And then, finally, 3 hours later, we are done. We trudge to the car, barely remembering what floor we parked on, and sit in the car for about 5 minutes, unmoving, not talking, before we can bring ourselves to engage our brains enough to start the car and go. Yes friends, baby-making in the 21st century has come a loooooooong way from 2 people spending time together after missing a pill, or drinking too much wine, or even deciding to just forgo the birth control and let it happen. And at the end of all this, as crazy as it is, we are incredibly grateful. Let's face it, we would love to do this the traditional way, but that's not the path God has us on. So we'll hang with the crew at YFCF21C, trust them, and create a baby, all 8+ of us.

Friday, October 1, 2010

It's a Match!!!!!

WooHoo! Amen! Yipee! Yay! Awesome! Cool! IT'S A MATCH!!!!!! Not that I'm excited or anything.

Traveling down to Portland last weekend was full of anticipation. Would we like them? Would they like us? Most importantly, would she want to carry our baby and would we want her to?

I didn't sleep hardly at all the night before, which is very unusual for me. With the amount of neuro-acting medications I'm on I could probably have fallen asleep during the middle of the The Blitz. But I was up most of the night tossing questions around in my head. And suddenly, when it seemed like I had been asleep for 5 minutes, my alarm was going off and we were headed to Portland on the train. (A little aside here-train travel is THE way to go. It's spacious, relaxing, no fighting traffic, or trying to follow crazy directions. Totally fabulous. But anyhow...) We arrived early, checked into our hotel, and went to meet our surrogate and her husband.

To our surprise, they had brought their children. At first I thought this was a bad thing, I mean, how are you supposed to have a meaningful, adult conversation with a 4 year old and a 1 1/2 year old sitting at the table? But actually, this ended up to be a blessing. The kids were amazingly well behaved. We were at the restaurant for 3 hours and they only started getting antsy in about the last 1/2 hour. Also, it was quite revealing to see how they interacted with their kiddos. They are amazing parents, and if they are willing to care for and shepard our baby in utero with half the care, love, and discipline that they raise their children then our baby is going to be amazingly blessed. And, conversation wasn't too difficult. Since the kiddos were so young, when we needed to talk about more difficult or intimate matters the conversation was really over their heads.

Almost from the minute we sat down and started chatting we knew this would work. The surro-matchmaker was only at the meeting for about 1/2 an hour before we were off and chatting on our own, and she was out the door. I'll call our surrogate "Lisa." Lisa's main motivation for being a surrogate was watching a friend of hers go through the pain and struggle of infertility. She was at an appointment with the kiddos when she saw something about surrogacy in a magazine. She thought it would be an amazing thing since her pregnancies were all "easy, with little morning sickness and easy births." She kept talking to her husband about it and when he understood that it wouldn't be her egg, but a fetus with no genetic relation he got on board. When she received our application she started reading it out loud to her husband who was wrestling with their 4 yo boy. Finally he said to the kiddo, "Hold on, I have to listen to mommy," because Lisa was so excited and sharing fun details from our application.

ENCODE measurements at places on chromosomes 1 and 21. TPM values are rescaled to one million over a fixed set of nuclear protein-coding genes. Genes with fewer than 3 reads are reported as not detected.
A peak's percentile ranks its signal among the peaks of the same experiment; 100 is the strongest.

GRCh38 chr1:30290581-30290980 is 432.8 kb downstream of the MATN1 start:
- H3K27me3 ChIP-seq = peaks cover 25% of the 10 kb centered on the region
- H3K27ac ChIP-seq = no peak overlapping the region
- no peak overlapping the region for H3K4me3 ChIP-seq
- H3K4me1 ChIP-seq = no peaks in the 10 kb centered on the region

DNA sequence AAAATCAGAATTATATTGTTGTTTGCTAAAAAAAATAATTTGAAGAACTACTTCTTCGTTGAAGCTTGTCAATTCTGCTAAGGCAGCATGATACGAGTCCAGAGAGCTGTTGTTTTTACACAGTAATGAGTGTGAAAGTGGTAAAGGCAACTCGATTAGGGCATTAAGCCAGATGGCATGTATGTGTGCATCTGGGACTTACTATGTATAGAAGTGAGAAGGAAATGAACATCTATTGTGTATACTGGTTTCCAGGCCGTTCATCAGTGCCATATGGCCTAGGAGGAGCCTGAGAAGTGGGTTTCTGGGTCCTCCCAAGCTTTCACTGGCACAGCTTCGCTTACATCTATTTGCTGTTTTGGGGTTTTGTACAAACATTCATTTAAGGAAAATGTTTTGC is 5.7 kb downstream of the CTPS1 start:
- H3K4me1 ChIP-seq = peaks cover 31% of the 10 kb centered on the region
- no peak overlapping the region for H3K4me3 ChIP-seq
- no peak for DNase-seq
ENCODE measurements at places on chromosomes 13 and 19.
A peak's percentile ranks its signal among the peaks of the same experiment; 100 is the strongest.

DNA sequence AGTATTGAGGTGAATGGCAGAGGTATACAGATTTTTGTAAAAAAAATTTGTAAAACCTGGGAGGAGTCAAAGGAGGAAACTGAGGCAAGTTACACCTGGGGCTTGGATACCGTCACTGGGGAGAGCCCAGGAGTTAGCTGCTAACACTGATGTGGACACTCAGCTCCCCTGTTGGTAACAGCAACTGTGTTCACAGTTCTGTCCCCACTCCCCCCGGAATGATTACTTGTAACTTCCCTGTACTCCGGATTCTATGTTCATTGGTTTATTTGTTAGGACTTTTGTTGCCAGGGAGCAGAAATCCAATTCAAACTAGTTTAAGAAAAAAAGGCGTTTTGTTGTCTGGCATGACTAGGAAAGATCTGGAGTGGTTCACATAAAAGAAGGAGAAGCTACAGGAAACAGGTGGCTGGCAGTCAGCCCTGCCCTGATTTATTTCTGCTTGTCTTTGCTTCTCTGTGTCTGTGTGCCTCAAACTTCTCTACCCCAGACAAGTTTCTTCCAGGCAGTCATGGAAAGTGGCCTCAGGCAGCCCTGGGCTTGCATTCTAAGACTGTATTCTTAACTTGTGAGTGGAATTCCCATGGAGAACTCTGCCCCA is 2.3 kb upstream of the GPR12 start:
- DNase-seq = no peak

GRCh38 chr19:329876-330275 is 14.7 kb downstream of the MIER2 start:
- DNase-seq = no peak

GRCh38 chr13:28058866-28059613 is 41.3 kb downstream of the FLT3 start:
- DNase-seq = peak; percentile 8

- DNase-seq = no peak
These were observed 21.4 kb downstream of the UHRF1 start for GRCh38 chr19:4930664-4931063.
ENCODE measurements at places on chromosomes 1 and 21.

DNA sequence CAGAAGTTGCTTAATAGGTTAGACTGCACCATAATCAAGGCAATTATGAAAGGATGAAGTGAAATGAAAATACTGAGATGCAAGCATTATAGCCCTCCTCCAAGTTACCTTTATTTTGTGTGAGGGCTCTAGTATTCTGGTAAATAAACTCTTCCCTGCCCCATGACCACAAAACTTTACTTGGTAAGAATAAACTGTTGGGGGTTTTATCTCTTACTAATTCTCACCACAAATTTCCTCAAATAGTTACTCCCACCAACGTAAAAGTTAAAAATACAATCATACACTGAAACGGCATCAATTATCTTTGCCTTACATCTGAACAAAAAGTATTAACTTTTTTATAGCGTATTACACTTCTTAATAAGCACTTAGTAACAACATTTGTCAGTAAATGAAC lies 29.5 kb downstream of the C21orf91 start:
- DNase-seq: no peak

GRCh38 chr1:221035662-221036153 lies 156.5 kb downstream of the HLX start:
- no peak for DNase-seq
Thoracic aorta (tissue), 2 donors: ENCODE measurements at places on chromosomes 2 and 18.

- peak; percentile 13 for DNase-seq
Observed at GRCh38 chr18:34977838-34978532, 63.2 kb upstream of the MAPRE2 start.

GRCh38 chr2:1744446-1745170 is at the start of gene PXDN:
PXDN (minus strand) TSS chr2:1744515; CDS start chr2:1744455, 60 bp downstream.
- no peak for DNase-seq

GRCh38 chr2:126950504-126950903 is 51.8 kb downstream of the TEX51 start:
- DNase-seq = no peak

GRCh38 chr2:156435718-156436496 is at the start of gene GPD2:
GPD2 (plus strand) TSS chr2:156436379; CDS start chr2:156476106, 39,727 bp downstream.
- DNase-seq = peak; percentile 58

And, as it turned out, the difficult details weren't all that difficult to discuss. Both Lisa and her husband (we'll call him "Liam") are dedicated to making this an amazing experience for Aaron and I. At one point Liam was talking to Aaron about how cool it was for him to cut the umbilical cord for both of his kids and that Aaron had to do it. Aaron slightly paled at the idea, but gamely smiled and nodded. For Lisa's first pregnancy Liam was overseas in the military. They talked about how he would call home and she would place the phone on her belly so that Liam could talk to the baby, and that we would have to do that for our baby.

Overall, it was an amazing experience. With the comfort and security and love I felt from them I know that the hand of God reached down and chose this couple for us. I think the cutest part was at the very end, as we were walking out, Liam was carrying their young daughter. Their son was holding his mom's hand and looked up at his mom with a curious glance. Lisa replied, "you can ask him." The little boy walked up to Aaron and asked, "Can I hold you hand?" And with that, he slipped his little hand in Aaron's and the two walked hand in hand from the restaurant to the car. It was the most precious sight. And so our journey together begins.